Responding to a National Audit Office report on personalised commissioning in adult social care, Cllr Izzi Seccombe, LGA Community and Wellbeing spokesperson, said:
“Personal budgets mean that thousands of people across the country have greater control over how to use the money available for their care and health support, which can give them greater choice and help improve their lives.
“Local authorities have a responsibility to review the social care needs of individuals and this may sometimes mean adjusting personal budgets if a person’s abilities have improved, or declined.
“Councils are facing increased funding pressures and are determined to work with individuals and service providers to help people get the support they need.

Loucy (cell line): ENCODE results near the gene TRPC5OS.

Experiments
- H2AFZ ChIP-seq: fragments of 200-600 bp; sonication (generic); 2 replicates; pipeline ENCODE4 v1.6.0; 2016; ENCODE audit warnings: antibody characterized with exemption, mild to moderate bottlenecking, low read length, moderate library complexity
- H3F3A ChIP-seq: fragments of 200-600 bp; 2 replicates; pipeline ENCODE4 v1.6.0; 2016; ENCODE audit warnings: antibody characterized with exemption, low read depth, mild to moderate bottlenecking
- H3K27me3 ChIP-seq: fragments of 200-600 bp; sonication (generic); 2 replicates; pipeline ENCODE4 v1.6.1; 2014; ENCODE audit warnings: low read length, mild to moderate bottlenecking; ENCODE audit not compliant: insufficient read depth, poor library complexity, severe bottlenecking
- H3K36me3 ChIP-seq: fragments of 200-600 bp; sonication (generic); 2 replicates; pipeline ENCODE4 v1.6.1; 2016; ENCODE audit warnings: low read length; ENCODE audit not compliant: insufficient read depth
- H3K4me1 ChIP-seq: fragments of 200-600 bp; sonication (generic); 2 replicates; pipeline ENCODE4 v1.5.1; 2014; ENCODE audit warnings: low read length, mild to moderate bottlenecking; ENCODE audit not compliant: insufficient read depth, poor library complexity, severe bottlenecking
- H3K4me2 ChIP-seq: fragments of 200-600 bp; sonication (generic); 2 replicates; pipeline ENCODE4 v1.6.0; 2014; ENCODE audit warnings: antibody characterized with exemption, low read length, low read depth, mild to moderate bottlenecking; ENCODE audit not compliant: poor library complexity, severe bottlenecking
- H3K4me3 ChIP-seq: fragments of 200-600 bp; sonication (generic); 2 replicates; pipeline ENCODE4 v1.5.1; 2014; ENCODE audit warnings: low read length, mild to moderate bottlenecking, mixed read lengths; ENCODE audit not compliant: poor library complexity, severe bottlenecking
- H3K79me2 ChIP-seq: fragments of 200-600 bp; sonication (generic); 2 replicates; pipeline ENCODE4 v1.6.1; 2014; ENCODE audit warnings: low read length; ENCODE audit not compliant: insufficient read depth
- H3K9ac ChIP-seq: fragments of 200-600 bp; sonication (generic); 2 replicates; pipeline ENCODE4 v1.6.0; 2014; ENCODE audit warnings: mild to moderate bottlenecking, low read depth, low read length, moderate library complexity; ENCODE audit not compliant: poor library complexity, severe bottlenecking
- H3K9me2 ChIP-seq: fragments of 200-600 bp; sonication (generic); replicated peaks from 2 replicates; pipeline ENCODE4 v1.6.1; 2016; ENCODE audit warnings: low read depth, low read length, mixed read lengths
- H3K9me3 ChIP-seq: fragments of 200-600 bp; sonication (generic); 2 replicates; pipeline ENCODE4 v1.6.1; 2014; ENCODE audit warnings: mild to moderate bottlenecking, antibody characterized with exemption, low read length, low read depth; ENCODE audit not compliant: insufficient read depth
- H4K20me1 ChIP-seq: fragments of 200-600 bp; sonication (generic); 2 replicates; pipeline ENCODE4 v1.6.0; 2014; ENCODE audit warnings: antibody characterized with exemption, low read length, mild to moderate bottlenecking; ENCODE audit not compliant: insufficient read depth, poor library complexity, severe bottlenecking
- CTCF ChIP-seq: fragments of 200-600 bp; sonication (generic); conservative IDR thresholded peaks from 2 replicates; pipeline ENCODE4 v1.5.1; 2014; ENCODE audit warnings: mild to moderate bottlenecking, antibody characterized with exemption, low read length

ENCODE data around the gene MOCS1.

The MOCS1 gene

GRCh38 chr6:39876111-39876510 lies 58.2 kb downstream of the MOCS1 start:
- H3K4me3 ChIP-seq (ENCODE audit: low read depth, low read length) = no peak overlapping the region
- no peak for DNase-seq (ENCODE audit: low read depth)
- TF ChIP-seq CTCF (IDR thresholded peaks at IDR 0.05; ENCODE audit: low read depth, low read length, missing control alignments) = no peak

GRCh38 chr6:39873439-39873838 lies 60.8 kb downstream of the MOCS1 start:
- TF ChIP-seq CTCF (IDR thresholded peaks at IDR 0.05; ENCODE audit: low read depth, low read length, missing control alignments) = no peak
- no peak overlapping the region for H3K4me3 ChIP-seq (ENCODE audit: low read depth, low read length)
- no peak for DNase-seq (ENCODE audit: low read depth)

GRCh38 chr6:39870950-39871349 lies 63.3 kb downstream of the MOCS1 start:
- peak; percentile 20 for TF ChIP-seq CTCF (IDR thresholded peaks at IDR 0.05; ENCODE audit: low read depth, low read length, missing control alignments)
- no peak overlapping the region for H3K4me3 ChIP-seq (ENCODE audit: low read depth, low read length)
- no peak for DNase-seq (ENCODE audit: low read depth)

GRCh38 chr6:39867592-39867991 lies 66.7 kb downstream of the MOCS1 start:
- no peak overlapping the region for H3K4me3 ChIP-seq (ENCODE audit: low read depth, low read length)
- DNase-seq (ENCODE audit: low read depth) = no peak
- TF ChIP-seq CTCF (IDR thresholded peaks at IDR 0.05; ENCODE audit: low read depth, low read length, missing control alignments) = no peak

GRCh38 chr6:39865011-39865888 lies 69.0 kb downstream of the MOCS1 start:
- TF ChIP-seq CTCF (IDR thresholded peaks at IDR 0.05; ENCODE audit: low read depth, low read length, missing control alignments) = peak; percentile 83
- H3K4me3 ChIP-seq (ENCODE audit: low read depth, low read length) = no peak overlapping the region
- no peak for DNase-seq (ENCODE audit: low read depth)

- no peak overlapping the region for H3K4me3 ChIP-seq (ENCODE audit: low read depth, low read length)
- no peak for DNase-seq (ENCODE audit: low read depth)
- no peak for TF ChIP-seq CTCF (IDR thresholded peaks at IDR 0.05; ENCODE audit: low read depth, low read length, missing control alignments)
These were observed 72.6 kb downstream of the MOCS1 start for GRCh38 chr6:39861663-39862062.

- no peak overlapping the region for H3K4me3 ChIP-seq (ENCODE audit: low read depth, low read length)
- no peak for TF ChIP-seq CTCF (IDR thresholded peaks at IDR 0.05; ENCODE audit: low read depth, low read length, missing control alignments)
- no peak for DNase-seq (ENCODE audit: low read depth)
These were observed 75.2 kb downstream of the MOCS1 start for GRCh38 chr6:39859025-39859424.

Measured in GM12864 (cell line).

“While recent measures, such as the ability to raise council tax by 2 per cent to raise money for social care and an extra £1.5 billion for the Better Care Fund by the end of the decade, will go some way to addressing the problems facing adult social care funding, concerns remain that future years will still be extremely challenging. Our recent analysis shows that, for example, council tax rises to pay for social care in 2016/17 will not bring in enough money to alleviate the growing pressure on the vital services caring for our elderly and disabled residents.
“Significant savings will still need to be made, which will further impact on the size of personal budgets. The next two years in particular will be especially tough. Services supporting the elderly and vulnerable are under severe strain and that is why, at the very least, the planned £700 million of new funding from the Better Care Fund should be brought forward to 2016/17 in order to help alleviate growing social care pressures.”